The CPS Barrister and use of the term ‘predatory’
We have been contacted by the CPS today, to provide us with the outcome of the investigation into the R v Wilson case, where the prosecuting barrister used the term 'predatory in all her actions' to describe the actions of a 13 year old victim in a sexual abuse trial.
This is the statement issued by CPS UK:
“The Director of Public Prosecutions, Keir Starmer QC, held a Post Case Review into the case of R v Neil Wilson last week to address the comments made by prosecuting counsel at Snaresbrook Crown Court on 5 August. Counsel used the term ‘predatory’ during the sentencing hearing to describe the behaviour of a 13-year-old victim of a sexual offence.
“The DPP found there was nothing in the instructions given to counsel, including information from the police, the prosecution papers or the pre-sentence report, that could have expressly or implicitly supported describing the victim’s behaviour in such terms. Indeed, the facts of the case made clear that the adult defendant invited the victim to his home, where the offence took place.
"Following the Review, the DPP was clear that he found the language used to describe the 13-year-old victim grossly inappropriate. Counsel in the case agreed that he should not have used the expression that he did and deeply regretted his choice of words. It was agreed that he would resign from the CPS Rape Panel of advocates and will no longer undertake prosecutions involving serious sexual offences or child sexual abuse. He will remain on our general advocate panel and will still be instructed in other criminal cases. The DPP is satisfied that no further action needs be taken in relation to this case."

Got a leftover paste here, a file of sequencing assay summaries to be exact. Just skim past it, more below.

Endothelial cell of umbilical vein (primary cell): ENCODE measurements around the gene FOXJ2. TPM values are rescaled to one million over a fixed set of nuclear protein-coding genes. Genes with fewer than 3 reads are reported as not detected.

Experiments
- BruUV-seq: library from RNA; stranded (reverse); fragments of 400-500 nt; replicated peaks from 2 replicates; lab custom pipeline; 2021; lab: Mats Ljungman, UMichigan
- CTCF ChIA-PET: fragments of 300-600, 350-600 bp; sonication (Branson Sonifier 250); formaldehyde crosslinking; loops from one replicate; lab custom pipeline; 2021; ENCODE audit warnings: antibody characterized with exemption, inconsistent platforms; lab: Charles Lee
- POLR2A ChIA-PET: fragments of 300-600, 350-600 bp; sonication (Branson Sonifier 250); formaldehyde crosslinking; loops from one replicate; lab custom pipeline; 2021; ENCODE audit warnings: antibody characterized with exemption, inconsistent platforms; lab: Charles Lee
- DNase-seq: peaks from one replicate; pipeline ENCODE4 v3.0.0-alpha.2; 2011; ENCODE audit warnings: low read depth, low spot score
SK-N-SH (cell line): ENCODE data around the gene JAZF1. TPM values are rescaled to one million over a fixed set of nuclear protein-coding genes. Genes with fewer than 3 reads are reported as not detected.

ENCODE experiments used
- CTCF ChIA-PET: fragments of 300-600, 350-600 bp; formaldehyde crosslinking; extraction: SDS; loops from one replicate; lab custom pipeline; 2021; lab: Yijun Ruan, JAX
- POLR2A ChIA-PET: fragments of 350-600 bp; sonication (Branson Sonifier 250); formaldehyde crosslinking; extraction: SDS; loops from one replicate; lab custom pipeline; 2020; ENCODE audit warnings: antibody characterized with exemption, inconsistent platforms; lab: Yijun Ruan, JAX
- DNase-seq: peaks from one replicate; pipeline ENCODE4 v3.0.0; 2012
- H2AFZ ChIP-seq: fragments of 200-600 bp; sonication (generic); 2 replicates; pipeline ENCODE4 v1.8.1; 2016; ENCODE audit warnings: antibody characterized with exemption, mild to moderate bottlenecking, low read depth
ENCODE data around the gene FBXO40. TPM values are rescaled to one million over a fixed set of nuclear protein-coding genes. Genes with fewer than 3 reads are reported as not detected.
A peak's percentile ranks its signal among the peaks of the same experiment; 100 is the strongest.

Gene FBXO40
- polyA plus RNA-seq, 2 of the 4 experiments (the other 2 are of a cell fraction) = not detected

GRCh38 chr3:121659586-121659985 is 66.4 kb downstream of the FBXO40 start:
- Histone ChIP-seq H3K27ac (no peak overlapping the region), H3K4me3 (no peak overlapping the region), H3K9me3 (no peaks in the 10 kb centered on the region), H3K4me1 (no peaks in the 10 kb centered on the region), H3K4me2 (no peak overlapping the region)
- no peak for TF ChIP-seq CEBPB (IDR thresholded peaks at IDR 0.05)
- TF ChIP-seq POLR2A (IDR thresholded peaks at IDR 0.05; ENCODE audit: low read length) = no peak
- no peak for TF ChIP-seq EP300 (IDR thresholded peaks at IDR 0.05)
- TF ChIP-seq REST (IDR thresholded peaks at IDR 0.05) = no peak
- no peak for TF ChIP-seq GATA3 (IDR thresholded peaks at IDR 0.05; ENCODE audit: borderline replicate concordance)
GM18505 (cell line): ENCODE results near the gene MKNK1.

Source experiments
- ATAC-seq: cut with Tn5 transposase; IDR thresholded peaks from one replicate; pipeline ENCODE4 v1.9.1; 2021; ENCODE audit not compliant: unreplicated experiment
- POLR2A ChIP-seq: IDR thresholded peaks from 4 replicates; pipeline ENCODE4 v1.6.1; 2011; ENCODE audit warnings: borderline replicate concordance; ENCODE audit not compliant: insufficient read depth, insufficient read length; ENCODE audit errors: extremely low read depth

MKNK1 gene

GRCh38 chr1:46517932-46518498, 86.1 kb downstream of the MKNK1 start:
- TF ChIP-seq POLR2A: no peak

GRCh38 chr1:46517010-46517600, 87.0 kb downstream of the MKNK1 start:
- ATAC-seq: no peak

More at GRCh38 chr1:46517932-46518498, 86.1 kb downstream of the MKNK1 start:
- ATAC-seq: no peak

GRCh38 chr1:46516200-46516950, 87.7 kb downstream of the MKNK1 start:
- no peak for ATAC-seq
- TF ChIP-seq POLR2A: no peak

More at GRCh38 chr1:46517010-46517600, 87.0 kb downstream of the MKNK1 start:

We didn't call for the barrister to resign, nor did we expect this as one of the outcomes. Although we appreciate the time taken by both the DPP and his team, we feel that additional training would have been of benefit in this case, and in future sexual offences cases; both for witnesses navigating the system, and those prosecuting on behalf of the Crown.
We are not convinced that the language used during R v Wilson is an exceptional case. During the Michael Turner (Michael Le Vell) trial, prosecuting barrister Eleanor Laws QC used the term ‘celebrity witch hunt’ when discussing the allegations made against Mr Turner. We believe that terms such as this have no place in a just and fair Crown Prosecution Service
We acknowledge the positive changes made within the CPS under the leadership of Keir Starmer QC, specifically in relation to domestic & sexual violence and abuse. We understand that changing the culture of an organisation can be a laborious and costly process.
Without mandatory and specialist training on the impact of trauma, myths and language, and how our frame of reference shapes it, we risk this situation occurring again.
The resignation of one member of staff does not impact on the system within which he worked.